Yes, Writing a Book Really Is Like Giving Birth (Plus, an Announcement)

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On Saturday, April 11 at 6:49 am, my wife gave birth to our second son, Remington Seth Eugene Bunting—or Remy.

Remy

Remy

Remy

I won't go into all the details, the ten hours of labor preceded by forty-five hours of early labor. I will say it was one of the longest, hardest nights of my life, and I wasn't even giving birth.

There's a truism among writers that writing a book is like giving birth.

After witnessing birth, I understand what they mean.

My wife carried our child inside of her for more than nine months. She gave up things she enjoyed, she gave up her routines, she gave up her status quo.

Finally, when the time was right, her body sent her into labor. She had little control over the timing. She just knew that it was time for what was inside of her to come out.

She told me labor was the most painful thing she's ever experienced, the hardest thing she'd ever done. “I'm never doing this again,” she told me, while she bent over the hospital bed in pain. “We're never having any more kids.”

(I know, I told her. The next day, of course, she told people we would have one more child at least.)

And all of this she did for hope.

Hope that all the discomfort, the pain, the sacrifice would all result in something new, something that was both her and not her. She did this to create new life.

I don't want to trivialize labor—mothers, it seems to me, have it harder than writers—but as someone who has written four books now, I can't help but see the parallels.

Writing a Book is Like Giving Birth

We get these ideas, these seeds of new life that we carry around in our imaginations for months or even years.

To make them a reality, we sacrifice our time, our emotions, sometimes our sanity.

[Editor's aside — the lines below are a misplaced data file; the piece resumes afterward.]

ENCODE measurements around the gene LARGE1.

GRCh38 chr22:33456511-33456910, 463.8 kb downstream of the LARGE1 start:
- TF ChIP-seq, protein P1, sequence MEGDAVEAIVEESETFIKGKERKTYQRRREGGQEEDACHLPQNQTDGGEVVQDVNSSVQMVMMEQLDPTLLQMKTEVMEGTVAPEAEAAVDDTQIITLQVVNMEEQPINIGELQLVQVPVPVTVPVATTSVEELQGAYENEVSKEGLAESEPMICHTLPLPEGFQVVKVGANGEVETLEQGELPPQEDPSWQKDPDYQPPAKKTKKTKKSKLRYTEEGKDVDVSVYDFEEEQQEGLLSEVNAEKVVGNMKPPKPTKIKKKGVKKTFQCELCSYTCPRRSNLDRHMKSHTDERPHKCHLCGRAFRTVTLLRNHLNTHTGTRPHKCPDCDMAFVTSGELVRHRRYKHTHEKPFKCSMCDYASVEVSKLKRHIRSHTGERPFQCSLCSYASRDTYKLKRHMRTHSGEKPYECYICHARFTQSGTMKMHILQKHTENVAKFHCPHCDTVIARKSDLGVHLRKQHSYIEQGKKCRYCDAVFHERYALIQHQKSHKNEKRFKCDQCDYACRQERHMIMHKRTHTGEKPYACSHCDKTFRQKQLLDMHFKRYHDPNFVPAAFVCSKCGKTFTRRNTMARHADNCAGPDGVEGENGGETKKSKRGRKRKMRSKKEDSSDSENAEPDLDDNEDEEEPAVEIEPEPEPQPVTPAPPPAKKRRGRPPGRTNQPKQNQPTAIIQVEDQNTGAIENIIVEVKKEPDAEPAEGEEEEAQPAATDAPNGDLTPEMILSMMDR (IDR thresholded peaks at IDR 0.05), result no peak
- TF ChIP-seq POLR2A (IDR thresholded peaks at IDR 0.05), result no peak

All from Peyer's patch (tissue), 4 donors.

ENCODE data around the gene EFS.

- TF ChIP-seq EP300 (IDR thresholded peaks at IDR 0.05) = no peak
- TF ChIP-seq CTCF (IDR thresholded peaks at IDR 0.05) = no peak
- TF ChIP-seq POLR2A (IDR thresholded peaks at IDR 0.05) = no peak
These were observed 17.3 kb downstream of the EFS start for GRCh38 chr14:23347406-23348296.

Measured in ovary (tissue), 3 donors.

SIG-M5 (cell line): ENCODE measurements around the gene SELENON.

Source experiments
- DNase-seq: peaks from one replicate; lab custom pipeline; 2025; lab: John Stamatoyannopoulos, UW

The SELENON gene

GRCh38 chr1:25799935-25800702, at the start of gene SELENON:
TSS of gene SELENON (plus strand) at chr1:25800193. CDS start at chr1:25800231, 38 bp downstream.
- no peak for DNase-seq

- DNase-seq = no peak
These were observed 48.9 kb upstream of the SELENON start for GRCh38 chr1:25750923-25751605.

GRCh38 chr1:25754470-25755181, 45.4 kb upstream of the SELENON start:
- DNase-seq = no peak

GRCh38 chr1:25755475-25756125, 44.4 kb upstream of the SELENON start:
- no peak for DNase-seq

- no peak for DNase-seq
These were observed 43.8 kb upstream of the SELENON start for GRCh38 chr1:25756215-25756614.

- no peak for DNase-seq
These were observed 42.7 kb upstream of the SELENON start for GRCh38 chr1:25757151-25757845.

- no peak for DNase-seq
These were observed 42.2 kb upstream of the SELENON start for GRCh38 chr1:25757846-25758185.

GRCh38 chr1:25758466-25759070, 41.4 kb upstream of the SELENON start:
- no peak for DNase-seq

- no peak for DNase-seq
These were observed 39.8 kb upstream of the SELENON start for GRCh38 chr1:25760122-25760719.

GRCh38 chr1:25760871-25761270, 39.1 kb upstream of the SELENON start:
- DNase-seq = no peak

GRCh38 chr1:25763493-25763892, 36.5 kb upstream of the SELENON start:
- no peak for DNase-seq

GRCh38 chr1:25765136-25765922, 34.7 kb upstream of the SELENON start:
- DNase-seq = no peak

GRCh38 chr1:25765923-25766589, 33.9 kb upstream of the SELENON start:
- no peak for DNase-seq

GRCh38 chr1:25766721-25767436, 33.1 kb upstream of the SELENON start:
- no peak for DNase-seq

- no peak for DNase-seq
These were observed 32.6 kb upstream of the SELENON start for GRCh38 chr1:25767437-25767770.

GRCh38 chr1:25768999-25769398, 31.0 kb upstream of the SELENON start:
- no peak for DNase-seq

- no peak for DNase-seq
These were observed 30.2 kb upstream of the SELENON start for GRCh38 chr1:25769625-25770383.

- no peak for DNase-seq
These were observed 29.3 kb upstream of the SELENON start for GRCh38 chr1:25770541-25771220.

We often feel like we have no control over our writing. We are compelled to write. We couldn't quit if we tried. (Although, even if we don't feel compelled, we would write anyway.)

At some point in this process, writing becomes painful, devastating even. We long to give up. We decide to never write another book again.

And yet, we don't quit. Instead, we hope. We imagine the new thing we are creating, our story, our new life, this thing that is both us and not us.

When we finish it, we can't help but want to do it again.

Happy writing. And welcome to the world Remy Bunting!

Is writing like giving birth to you? Share your thoughts in the comments section.

PRACTICE

A writer/painter/composer is in the midst of labor over their masterpiece. Describe their thought process using descriptive detail.

Write for fifteen minutes. When your time is up, share your practice in the comments section. And if you post, please be sure to leave feedback for your fellow writers.

Joe Bunting is an author and the leader of The Write Practice community. He is also the author of the new book Crowdsourcing Paris, a real life adventure story set in France. It was a #1 New Release on Amazon. Follow him on Instagram (@jhbunting).

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56 Comments

  1. Meg Czaszwicz Burke

    He is perfect. Beautiful. Sincerest Congratulations to you, your lovely wife, and kids. Welcome Remy!!

    Yes. Like birth. In fact, I do a lot of work with writers in their developmental and revision stages of writing, and I consider myself something of a literary midwife… a book doula if you will. Writing – like birth – is an extremely personal experience, but a little help along the way is always a good idea!

    I loved seeing the pictures, thank you for including your writing family in this most wonderful life event!

    Much Love!
    Meg

    Reply
    • Joe Bunting

      Agreed, Meg. We all need help, whether giving birth to a book or a baby.

      Reply
  2. debbi

    No writing to share just congratulations on the adorableness of having a baby to love.

    Reply
    • Joe Bunting

      Thank you Debbi. Remy is our second. Our first son, Mars, is still trying to figure out what to do with him.

      Reply
      • Guest

        Looks like he’s thinkg: He’s nice, Dad, but can we give him back now?

        Reply
      • Diane Turner

        Looks like he is thinking: He’s nice, Dad, but can we give him back now?

        Reply
  3. Amberdreams

    Congratulations to you and your wife! Welcome to the world, Remy.

    Reply
  4. seth_barnes

    I am so glad I only have to deliver books and not babies!

    We love our little Remington. Born with a face that launched a thousand ships.

    Reply
  5. Ruth

    Congratulations on your handsome new son! I can appreciate how busy your life has become. As far as comparison to writing a book….any creative enterprise has it moments of intense questioning as well as overwhelming reward. Enjoy every moment!